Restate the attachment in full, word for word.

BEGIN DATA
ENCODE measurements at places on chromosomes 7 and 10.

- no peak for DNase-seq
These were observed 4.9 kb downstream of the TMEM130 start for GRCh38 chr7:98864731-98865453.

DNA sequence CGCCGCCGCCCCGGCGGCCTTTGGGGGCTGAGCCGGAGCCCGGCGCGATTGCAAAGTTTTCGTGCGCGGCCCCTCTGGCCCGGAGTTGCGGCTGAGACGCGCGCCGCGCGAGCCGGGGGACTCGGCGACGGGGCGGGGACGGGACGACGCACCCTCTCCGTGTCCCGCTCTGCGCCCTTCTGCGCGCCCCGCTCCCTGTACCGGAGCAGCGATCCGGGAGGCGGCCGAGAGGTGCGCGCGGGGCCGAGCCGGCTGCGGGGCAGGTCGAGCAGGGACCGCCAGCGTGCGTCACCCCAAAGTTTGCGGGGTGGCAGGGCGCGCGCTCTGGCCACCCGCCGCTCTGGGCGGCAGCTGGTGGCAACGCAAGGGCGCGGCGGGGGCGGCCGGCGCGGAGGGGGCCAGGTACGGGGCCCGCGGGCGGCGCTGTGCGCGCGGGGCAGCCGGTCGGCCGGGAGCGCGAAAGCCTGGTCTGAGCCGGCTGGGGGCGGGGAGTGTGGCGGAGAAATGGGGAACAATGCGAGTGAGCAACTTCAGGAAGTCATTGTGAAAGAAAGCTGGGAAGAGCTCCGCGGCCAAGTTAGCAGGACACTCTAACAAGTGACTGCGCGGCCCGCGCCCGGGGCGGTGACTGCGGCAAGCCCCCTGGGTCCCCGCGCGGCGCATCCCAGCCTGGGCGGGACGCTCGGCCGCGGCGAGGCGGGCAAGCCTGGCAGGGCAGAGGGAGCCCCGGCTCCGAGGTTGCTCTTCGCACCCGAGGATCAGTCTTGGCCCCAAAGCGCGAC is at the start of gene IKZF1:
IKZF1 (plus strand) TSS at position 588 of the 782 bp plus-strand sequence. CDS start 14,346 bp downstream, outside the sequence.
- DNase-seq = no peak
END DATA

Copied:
ENCODE measurements at places on chromosomes 7 and 10.

- no peak for DNase-seq
These were observed 4.9 kb downstream of the TMEM130 start for GRCh38 chr7:98864731-98865453.

DNA sequence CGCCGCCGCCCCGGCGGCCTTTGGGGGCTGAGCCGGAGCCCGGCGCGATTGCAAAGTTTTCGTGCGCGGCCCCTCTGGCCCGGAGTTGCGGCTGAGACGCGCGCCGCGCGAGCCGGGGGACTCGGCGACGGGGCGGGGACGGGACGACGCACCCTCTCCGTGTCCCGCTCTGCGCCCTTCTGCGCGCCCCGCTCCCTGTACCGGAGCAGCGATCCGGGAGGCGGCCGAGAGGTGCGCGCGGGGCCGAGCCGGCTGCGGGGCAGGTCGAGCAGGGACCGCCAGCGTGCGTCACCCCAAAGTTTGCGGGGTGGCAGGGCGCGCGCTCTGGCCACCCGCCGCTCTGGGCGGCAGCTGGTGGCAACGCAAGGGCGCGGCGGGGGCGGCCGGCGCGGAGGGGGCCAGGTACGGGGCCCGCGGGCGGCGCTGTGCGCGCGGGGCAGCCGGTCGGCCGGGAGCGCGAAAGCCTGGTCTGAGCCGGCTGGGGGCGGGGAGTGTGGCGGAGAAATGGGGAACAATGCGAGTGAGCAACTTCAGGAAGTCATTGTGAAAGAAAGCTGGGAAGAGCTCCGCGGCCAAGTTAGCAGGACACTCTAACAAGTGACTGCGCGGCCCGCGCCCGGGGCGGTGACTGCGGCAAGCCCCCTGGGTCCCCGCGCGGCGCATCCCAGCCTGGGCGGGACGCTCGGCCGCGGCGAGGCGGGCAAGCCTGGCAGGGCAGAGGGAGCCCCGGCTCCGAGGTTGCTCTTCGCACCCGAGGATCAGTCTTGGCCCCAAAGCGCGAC is at the start of gene IKZF1:
IKZF1 (plus strand) TSS at position 588 of the 782 bp plus-strand sequence. CDS start 14,346 bp downstream, outside the sequence.
- DNase-seq = no peak